I've been doing a lot of listening to the wise Elizabeth Gilbert and I've also recently read her book called "Big Magic."  It is an extraordinary book with fresh perspective and if you would like to read it, leave a comment on the Facebook link and I will pick one person to send a copy of the book to. You'll enjoy it...I promise!  

Part of what she talks about in that book is making friends with your fear.  No one is ever going to be completely unafraid.  But her idea is that you just talk to your fear.  You thank it for being there and you acknowledge its role in your life (fear saves you from lots of seriously dangerous situations) but you let it know that it won't be needed right now, because, after all, you're just making a career change or running a 5K or giving a speech.  It is not a life or death situation.  

But back to the signal thing...I feel like when change needs to happen in our world, Life gives us little signals to make us uncomfortable with where we are.  I think for me, sometimes that is the only way I am willing to change...when the pain of staying the same becomes greater than the pain of change. When we feel that restlessness and that discomfort, maybe that's a signal.  When we feel our heart being pulled towards certain stories and books and people, that may be a signal.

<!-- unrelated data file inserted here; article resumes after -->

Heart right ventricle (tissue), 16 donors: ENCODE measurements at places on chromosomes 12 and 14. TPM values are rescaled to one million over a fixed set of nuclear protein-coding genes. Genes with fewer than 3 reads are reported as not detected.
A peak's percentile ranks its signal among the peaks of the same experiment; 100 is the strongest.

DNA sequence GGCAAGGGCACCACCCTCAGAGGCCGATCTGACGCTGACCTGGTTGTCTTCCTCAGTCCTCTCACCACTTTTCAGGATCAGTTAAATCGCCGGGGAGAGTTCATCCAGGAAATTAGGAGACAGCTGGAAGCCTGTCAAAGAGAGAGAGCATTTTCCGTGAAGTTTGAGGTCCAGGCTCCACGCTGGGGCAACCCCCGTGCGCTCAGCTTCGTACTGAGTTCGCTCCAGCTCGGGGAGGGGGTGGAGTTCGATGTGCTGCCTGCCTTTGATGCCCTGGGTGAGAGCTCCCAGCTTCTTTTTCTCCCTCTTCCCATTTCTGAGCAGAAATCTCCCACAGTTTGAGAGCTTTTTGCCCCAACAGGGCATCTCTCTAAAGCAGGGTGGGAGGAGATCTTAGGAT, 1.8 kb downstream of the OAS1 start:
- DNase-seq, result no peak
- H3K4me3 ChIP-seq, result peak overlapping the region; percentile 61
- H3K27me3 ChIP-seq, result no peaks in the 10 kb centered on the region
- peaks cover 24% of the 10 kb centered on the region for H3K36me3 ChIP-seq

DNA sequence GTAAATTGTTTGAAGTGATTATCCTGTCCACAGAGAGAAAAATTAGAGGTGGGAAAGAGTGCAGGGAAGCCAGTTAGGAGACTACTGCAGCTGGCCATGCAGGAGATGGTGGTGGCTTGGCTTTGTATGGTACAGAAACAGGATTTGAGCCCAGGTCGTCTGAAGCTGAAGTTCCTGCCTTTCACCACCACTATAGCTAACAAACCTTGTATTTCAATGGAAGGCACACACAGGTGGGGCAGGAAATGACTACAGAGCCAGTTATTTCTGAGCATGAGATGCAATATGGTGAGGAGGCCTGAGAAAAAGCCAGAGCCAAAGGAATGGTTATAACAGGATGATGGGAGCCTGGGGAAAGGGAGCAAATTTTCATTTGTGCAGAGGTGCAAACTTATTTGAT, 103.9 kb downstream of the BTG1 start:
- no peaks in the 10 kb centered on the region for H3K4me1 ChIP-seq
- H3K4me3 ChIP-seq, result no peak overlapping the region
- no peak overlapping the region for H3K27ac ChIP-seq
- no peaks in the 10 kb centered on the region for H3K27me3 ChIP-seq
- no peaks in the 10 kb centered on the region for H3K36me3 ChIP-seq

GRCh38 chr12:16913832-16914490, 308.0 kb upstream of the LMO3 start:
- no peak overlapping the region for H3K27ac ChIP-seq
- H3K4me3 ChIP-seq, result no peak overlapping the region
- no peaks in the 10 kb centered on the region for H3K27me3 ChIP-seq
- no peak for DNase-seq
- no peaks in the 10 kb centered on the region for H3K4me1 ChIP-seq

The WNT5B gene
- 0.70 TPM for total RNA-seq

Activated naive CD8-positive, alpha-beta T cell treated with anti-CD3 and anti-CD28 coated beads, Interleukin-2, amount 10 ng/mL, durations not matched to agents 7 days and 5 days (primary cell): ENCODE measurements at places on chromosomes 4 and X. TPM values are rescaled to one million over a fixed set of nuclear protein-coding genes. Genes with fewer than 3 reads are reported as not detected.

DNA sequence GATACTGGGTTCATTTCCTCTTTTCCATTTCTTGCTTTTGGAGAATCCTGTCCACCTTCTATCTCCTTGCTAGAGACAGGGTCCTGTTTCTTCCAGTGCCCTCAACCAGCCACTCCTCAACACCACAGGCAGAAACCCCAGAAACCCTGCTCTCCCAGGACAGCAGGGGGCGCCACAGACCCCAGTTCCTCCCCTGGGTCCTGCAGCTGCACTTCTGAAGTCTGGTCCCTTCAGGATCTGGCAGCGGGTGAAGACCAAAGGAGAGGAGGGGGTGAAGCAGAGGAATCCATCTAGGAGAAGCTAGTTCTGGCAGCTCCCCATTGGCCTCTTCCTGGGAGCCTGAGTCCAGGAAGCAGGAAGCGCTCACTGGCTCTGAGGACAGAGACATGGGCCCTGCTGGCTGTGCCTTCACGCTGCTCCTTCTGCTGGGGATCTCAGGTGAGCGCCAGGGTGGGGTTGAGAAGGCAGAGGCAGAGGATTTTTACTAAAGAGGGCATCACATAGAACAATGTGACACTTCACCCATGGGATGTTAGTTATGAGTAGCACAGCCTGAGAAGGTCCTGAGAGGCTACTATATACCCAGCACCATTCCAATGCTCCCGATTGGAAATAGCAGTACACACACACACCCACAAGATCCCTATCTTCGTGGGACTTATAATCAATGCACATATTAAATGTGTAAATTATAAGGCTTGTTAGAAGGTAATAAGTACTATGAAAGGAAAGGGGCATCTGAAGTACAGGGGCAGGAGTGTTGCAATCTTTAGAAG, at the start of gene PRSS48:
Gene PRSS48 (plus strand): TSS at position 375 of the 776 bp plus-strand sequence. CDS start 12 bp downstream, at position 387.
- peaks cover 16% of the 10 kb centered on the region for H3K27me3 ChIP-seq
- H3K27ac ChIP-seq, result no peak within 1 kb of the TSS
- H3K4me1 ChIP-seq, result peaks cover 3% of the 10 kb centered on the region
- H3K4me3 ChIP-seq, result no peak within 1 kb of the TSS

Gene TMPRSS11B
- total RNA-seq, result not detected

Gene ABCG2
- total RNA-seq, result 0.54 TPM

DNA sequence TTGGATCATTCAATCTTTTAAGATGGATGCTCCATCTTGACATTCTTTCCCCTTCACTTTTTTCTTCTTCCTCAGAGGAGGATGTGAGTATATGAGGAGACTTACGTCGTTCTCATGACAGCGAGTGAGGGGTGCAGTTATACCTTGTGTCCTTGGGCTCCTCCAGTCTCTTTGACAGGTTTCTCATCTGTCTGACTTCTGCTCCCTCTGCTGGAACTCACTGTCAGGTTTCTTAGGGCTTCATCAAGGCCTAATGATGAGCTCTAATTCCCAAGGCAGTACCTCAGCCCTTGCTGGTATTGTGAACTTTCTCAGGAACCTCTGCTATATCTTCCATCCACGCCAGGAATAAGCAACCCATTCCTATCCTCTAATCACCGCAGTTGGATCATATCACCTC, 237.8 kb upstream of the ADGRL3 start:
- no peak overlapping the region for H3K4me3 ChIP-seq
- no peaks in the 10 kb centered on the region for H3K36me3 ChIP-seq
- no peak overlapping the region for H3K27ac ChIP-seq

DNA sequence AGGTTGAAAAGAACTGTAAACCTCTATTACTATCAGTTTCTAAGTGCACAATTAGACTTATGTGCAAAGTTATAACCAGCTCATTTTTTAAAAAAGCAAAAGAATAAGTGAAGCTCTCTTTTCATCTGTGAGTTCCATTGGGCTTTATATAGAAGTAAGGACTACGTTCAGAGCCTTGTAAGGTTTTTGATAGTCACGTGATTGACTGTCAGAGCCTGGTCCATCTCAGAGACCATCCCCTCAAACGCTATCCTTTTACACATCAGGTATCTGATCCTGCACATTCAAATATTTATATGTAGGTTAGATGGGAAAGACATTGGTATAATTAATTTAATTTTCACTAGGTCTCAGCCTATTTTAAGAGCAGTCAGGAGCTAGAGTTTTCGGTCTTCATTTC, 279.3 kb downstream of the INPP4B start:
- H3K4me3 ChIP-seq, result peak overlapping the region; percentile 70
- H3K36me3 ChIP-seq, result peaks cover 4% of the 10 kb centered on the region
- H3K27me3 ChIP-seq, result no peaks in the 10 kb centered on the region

I recently coined this quote "True change begins with an awareness of the why".  Why we act the way we do...why we feel the way we feel.  Awareness comes by paying attention to all of those little signals that come our way.

Often, when something happens in our emotions and our heart, our body will give us signals.  Maybe its that sick feeling in your stomach, or a fluttering in your heart, or a tightening in your chest or just a sense of dread.  Pay attention to those things.  They are part of the road map to awareness.

It can be exciting, really. Learning to pay attention to these signals (internal and external) and figure out what they are trying to tell you.  

Maybe it will even lead you to a place of creating some "Big Magic" with your life.  Because we are all prone to underestimate ourselves and I know you've got it in you to do something Big.  

Just start by following the signals.
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Wednesday, January 13, 2016

{Photography & Perspective}

There is a truth that I am coming to understand more and more.